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A unique talent possessing a remarkable instrument, Munich-based vocalist-composer-lyricist Alma Naidu is that rare generational find. Jazzthing magazine hailed her “delicate, beautifully clear voice with absolutely perfect intonation” while Böblinger Zeitung called her “an elemental force.” Renowned drummer-producer Wolfgang Haffner had no trouble immediately recognizing her gifts, having discovered her in 2019 and showcasing her on his 2020 album, Kind of Tango. “When I first heard Alma at a jam session in early 2019, I was immediately blown away by her musicality as well as by her way of performing on stage,” said Haffner. “At the second song I joined her on stage in and we played a stunning version of ‘My Funny Valentine.’ The way she made this famous song to her own was really impressive. Alma is a very special talent with an own strong musical voice.”
After wowing audiences with her working quintet at gigs in London, Munich and throughout Germany, as well as live streaming performances she gave during the Corona lockdown of 2020, the enchanting songstress makes her auspicious debut as a leader with Alma on the Leopard label. Recorded in Bonn during the pandemic (November 2020, March and April 20210) and produced by Haffner, this introductory statement by the charming 25-year-old Naidu could just as easily been titled, A Star Is Born.
The daughter of musicians — her father is a conductor, her mother an opera singer — Alma has been a jazz and pop singer since age 15. A onetime fan of Metallica as a teenager, she also sang the vocal parts on Duke Ellington’s much-heralded Sacred Concerts at the age of 19. After studying jazz singing in 2016 at the University of Music and Theater in Munich, she spent one semester at the Royal Academy of Music in London, where she studied with revered vocalist and ECM recording artist Norma Winstone.
Naidu’s soft, clear and moving “old soul” interpretations of jazz standards like “My Foolish Heart,” “You Don’t Know What Love Is,” “If I Should Lose You” and “Body and Soul” have cast a spell on audiences in recent years. But it’s her gifts as an accomplished songwriter and evocative lyricist that really come to fruition in stunning fashion on Alma. “I strongly identify myself not only as a singer and wanted this to be clear with my first album,” said Naidu. “My own music is very important to me and a big part of myself as a musician. I wrote and arranged everything on this album, was very involved in the whole mixing process, as I have a pretty exact vision of what I want it to sound like. In fact, some of the songs I pre-produced before going into the studio. So on this album I combine my love for film music composition, songwriting, arranging and singing. And of, course, lyric-wise, it is all based on my own thoughts, world view and experiences.”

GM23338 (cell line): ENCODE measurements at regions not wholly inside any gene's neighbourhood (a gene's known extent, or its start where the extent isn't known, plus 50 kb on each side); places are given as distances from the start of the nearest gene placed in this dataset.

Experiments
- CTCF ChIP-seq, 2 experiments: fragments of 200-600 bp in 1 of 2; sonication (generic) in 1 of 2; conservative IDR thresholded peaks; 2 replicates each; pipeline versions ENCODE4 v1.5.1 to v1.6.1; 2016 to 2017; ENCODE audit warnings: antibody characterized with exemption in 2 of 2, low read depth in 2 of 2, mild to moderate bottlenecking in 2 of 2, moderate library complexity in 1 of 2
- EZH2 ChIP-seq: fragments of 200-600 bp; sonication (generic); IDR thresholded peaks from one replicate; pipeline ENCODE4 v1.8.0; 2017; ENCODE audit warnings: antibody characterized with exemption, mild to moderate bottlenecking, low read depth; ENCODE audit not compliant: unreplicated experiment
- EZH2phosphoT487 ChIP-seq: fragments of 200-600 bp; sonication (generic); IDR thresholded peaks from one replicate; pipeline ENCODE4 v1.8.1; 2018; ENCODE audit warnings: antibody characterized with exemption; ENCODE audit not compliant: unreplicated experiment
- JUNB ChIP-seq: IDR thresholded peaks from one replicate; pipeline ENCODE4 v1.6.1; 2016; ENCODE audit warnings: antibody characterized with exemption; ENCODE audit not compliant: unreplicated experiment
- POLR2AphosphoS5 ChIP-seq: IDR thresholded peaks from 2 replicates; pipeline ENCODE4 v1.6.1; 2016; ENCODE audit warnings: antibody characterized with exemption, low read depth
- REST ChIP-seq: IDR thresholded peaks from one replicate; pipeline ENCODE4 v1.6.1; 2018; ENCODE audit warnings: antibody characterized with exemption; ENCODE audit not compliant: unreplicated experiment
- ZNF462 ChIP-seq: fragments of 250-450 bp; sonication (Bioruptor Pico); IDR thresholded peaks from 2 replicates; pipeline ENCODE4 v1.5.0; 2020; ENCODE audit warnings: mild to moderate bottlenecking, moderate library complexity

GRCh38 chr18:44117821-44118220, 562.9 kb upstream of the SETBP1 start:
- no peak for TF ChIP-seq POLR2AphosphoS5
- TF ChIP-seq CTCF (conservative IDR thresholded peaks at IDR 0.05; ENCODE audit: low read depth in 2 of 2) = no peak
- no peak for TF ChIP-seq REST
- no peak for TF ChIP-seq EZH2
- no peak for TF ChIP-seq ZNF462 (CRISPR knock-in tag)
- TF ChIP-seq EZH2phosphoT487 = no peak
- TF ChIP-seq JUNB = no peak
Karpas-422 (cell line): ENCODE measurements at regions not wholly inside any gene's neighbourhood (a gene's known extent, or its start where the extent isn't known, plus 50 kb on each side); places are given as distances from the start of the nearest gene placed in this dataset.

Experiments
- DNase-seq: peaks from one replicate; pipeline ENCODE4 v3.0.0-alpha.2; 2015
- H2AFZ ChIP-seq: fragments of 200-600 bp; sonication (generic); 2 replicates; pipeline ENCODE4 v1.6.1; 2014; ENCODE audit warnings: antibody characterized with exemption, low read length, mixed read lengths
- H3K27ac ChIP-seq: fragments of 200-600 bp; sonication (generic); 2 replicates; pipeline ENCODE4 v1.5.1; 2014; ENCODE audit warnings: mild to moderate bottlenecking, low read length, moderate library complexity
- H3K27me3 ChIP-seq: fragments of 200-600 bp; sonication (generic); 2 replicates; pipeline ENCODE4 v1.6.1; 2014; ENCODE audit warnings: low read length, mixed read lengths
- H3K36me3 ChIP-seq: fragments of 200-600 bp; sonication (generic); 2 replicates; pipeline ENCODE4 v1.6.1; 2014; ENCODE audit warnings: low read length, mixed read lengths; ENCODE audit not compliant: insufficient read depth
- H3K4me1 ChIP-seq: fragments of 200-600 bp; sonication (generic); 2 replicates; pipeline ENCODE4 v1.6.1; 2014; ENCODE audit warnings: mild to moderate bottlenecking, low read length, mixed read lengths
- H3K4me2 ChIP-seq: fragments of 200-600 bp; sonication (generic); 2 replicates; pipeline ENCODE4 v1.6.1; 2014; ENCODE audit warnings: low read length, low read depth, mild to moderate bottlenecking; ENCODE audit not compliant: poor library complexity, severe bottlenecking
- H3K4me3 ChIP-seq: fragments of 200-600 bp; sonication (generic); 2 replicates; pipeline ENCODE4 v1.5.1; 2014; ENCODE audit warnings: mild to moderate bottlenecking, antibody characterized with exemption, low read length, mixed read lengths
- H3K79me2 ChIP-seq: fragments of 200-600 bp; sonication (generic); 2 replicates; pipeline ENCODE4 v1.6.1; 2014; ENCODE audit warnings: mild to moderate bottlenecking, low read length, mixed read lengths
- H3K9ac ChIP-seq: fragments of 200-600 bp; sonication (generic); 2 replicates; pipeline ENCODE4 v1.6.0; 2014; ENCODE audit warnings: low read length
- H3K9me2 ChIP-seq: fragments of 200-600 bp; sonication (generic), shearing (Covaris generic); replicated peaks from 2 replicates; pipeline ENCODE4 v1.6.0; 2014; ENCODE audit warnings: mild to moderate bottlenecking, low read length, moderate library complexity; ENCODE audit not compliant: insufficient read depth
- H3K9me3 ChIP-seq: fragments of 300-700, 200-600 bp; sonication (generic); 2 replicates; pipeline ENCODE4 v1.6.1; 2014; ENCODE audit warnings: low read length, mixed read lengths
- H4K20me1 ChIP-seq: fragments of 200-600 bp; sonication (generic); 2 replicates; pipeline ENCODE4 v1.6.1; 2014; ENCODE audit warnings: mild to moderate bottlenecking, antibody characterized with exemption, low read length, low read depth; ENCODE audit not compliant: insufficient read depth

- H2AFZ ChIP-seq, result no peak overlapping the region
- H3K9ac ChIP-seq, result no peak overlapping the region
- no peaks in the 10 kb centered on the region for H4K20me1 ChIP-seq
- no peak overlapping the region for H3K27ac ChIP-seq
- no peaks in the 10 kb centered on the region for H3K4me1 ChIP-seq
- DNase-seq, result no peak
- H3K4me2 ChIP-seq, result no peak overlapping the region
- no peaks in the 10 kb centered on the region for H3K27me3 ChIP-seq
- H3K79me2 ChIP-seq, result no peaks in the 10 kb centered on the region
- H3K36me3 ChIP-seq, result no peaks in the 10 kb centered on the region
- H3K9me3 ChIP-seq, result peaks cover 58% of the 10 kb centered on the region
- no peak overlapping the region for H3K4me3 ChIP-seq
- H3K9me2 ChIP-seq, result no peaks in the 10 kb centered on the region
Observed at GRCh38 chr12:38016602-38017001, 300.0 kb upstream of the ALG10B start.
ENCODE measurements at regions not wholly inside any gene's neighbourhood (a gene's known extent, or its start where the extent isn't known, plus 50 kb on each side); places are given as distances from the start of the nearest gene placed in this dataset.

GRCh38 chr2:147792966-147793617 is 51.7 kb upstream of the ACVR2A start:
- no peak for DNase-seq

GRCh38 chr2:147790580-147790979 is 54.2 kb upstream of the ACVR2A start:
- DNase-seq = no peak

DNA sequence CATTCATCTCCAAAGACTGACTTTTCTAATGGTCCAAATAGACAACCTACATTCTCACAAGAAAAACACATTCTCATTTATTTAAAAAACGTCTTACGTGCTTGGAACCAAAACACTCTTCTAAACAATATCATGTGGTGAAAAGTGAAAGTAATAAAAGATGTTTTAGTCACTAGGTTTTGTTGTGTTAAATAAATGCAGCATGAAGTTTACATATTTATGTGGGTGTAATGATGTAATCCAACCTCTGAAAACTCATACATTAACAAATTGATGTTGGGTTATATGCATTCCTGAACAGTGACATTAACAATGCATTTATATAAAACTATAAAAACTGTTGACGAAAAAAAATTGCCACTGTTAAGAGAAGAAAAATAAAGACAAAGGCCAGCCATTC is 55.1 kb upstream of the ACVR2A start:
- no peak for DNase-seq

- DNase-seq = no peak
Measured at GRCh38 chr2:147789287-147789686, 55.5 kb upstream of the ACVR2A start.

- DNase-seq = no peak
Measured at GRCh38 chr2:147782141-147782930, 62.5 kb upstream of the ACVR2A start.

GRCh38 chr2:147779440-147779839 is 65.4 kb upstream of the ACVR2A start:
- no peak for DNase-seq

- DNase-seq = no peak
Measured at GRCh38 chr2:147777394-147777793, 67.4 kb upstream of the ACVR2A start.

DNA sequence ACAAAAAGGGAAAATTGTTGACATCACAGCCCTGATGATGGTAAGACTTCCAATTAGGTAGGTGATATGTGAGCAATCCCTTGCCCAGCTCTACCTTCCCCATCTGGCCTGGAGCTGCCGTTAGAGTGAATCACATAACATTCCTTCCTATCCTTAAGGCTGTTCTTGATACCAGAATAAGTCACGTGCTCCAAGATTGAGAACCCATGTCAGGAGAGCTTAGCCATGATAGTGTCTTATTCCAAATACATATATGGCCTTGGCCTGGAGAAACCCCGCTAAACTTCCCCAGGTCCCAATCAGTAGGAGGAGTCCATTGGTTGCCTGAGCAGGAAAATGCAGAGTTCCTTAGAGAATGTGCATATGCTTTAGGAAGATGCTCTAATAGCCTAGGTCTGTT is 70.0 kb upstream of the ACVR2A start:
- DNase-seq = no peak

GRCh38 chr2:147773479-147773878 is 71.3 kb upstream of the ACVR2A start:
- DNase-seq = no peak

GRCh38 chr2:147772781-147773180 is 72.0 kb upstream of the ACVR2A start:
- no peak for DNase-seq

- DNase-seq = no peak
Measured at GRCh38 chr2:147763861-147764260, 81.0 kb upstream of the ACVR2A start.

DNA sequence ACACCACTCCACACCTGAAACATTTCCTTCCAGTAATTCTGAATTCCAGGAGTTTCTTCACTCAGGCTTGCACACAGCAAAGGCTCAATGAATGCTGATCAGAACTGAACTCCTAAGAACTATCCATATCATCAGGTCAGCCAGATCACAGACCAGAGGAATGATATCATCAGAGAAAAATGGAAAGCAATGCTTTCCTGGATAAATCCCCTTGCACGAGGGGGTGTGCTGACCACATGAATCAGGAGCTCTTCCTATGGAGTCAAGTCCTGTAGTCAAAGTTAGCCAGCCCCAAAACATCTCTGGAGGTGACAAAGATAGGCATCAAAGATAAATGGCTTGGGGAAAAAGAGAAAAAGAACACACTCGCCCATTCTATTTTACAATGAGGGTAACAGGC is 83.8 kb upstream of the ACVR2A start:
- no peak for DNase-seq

Alma opens on an affecting note with “Just a Word,” which has her delivering the intimate love song in fragile, heartfelt fashion. Guest Nils Lindgren contributes a warm, lyrical trombone solo to enhance the proceedings. “Hold On To Me” is a gentle anthem with an undercurrent of persuasive brushwork from Haffner and an agile bass solo from Claus Fisher. As the piece builds to an uplifting peak, it brings out a particularly powerful, highly emotive quality in Naidu’s wonderful voice.
The wistful “Something ‘Bout the Rain” (that makes me drift away/that steals my pain away) is another heartfelt, autobiographical number by Naidu. Simon Oslender offers a jazzy, introspective piano solo midway through the piece before it returns to an uplifting conclusion with Alma’s triumphant wordless vocals leading the way. Her tender, confessional duet with Oslender on Billy Joel’s “And So It Goes” generates goosebumps while her spirited delivery on the pop-soul ballad “Illlusion” may recall ‘70s divas like Angela Bofill and Minnie Ripperton. Oslender also delivers a tasty piano solo on this appealing smooth jazz number.
Naidu next delves into some bold territory on the brief “Interlude,” a daring, wordless a cappella showcase that further reveals her incredible range, crystal clear articulation and impeccable intonation, along with her keen intuition. “Improvising alone is something that I’ve started doing at some concerts lately, which, at first, needed courage, but now I really look forward to that part of my program. It allows me to center myself, be completely free and it has an almost meditative effect on me, like singing a mantra. This is when I’m the most open and vulnerable, really revealing myself. How it turned out on the album, with the climax and high chest voice part where I’m almost crying/screaming felt very raw, powerful and almost like a primal scream.”
“Silence Pays Your Song,” featuring Christopher Dell on vibes and underscored by Haffner’s gentle hands-only touch on the kit, finds Alma caressing each note with the kind of deep feeling and maturity that belies her young age. As she explained, “This song is coming from that special connection that people get through music, this kind of transcendent emotional connection when you share music with one another. When you’re not with the person and you are on your own, the song gets in your head and you almost feel as if they are close by.”